Staying in season six, the next episode is Bloodlust!, with the short Uncle Jim’s Dairy Farm. This film is a late-50’s retelling of The Most Dangerous Game featuring a pre-Brady Bunch Robert Reed in one of the tightest t-shirts imaginable. Bloodlust! is very dull, but it is not horrible. This is due entirely to the greatness of the original story, however this has to be one of the weaker variants. The main problem with the film is Ralph Brooke’s creaky, unimaginative direction. Everything is so vanilla and boring. The film has no style or sleaze factor to make it interesting. The mad hunter getting killed by one of his “mutated” servants is reminiscent of Island of Lost Souls. The short deals with two city kids visiting their uncle’s dairy farm for the summer. It is typical of 1950s educational films.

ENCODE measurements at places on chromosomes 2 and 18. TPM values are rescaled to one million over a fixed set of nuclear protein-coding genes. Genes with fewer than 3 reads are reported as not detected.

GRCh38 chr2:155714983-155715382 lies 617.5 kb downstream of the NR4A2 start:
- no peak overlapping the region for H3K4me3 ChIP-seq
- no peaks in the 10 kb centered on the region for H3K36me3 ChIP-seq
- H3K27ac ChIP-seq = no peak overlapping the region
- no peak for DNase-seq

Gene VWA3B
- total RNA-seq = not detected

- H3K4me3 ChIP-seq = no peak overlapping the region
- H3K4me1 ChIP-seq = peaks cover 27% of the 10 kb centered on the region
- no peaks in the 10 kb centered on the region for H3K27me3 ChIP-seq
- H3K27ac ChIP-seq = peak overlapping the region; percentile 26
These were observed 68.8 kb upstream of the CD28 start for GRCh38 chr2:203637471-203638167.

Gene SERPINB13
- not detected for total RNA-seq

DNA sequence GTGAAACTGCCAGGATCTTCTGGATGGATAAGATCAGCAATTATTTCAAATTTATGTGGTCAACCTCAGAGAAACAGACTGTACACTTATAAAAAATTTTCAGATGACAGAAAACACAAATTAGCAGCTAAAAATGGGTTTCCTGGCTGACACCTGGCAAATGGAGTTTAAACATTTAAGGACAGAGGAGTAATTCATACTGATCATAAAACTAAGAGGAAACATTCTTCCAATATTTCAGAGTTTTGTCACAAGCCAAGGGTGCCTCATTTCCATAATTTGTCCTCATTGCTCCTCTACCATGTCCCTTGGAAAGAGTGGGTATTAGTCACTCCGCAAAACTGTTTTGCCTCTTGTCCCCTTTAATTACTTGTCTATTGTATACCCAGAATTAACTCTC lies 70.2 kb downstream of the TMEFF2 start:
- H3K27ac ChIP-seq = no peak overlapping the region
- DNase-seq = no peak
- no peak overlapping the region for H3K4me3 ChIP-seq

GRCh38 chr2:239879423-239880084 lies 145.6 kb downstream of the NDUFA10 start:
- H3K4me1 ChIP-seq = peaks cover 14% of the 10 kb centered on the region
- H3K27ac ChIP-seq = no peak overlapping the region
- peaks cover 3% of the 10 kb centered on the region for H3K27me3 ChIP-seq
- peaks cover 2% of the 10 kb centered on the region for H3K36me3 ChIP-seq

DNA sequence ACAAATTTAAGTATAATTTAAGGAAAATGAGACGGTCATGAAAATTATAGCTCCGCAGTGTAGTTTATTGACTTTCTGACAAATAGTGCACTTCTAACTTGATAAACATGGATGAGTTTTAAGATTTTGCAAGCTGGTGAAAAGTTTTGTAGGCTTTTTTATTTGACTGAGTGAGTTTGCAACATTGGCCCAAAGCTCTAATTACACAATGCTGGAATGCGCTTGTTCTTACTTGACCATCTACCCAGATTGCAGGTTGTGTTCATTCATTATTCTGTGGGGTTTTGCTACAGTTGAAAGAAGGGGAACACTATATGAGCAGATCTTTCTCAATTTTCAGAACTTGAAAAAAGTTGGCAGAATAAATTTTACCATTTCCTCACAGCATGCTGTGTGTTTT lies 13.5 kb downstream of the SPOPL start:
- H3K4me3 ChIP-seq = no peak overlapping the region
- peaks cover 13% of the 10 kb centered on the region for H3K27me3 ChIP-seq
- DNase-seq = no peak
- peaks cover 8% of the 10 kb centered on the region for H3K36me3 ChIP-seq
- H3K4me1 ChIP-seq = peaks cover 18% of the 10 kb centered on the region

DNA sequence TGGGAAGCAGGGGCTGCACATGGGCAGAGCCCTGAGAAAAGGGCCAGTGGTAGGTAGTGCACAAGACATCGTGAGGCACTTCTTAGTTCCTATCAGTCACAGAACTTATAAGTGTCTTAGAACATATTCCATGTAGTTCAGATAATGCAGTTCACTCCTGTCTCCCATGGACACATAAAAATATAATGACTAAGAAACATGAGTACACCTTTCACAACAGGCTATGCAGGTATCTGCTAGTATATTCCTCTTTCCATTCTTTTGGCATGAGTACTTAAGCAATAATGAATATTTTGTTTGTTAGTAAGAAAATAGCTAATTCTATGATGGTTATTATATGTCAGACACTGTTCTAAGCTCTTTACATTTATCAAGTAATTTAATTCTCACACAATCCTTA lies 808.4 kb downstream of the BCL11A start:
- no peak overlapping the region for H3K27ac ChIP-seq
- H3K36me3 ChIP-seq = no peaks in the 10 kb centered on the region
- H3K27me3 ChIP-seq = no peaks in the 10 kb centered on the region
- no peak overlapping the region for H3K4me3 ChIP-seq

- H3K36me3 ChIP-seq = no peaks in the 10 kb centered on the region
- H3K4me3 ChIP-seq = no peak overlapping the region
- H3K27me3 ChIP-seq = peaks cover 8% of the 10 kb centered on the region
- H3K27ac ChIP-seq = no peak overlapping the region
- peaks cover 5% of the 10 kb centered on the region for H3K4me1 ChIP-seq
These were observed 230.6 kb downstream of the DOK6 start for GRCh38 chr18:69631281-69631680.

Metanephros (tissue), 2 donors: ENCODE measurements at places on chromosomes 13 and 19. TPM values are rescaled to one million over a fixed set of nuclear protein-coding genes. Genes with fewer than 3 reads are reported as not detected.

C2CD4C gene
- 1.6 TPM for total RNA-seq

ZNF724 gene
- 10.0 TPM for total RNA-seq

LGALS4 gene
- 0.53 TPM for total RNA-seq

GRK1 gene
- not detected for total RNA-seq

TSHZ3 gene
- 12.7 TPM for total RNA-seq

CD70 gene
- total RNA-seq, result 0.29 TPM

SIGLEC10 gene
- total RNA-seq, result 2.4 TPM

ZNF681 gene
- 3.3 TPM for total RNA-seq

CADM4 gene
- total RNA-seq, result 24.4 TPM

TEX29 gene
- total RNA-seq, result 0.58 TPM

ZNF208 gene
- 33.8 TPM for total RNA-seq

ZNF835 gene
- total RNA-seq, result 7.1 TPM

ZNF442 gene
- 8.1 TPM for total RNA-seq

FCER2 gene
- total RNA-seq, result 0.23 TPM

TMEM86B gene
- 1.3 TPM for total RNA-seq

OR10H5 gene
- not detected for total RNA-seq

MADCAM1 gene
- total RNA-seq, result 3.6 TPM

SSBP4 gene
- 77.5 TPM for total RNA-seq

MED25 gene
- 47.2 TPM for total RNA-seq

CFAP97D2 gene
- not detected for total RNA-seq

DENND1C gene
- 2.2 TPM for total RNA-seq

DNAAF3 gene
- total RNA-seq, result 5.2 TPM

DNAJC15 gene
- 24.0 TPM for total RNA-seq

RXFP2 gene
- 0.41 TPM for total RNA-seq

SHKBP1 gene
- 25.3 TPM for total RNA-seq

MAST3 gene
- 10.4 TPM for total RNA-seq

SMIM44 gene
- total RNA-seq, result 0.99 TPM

Uncle Jim’s Dairy Farm is the highlight of this episode. The show always excelled with the shorts, so much so that it would not have been a bad idea to switch formats and stick exclusively to shorts when they were later looking for a new network post-season 10. I imagine it would have been easier selling a 30 minute to one hour show in 1999 rather than one taking up a two hour block. The crew aboard the Satellite of Love get a lot of “maimed by farm equipment” style jokes in, which always elicit laughs from me. The main feature is not the most memorable film showcased on MST3K but is always funnier than I remember. The film is so dull and that really hurts the episode, making it tough to sit through it in one sitting. The host segments, like the main feature, are unremarkable. None of them stand out as it seemed the writers had a difficult time connecting the segments to the feature film. This may be the weakest episode on the set, but the short is fantastic.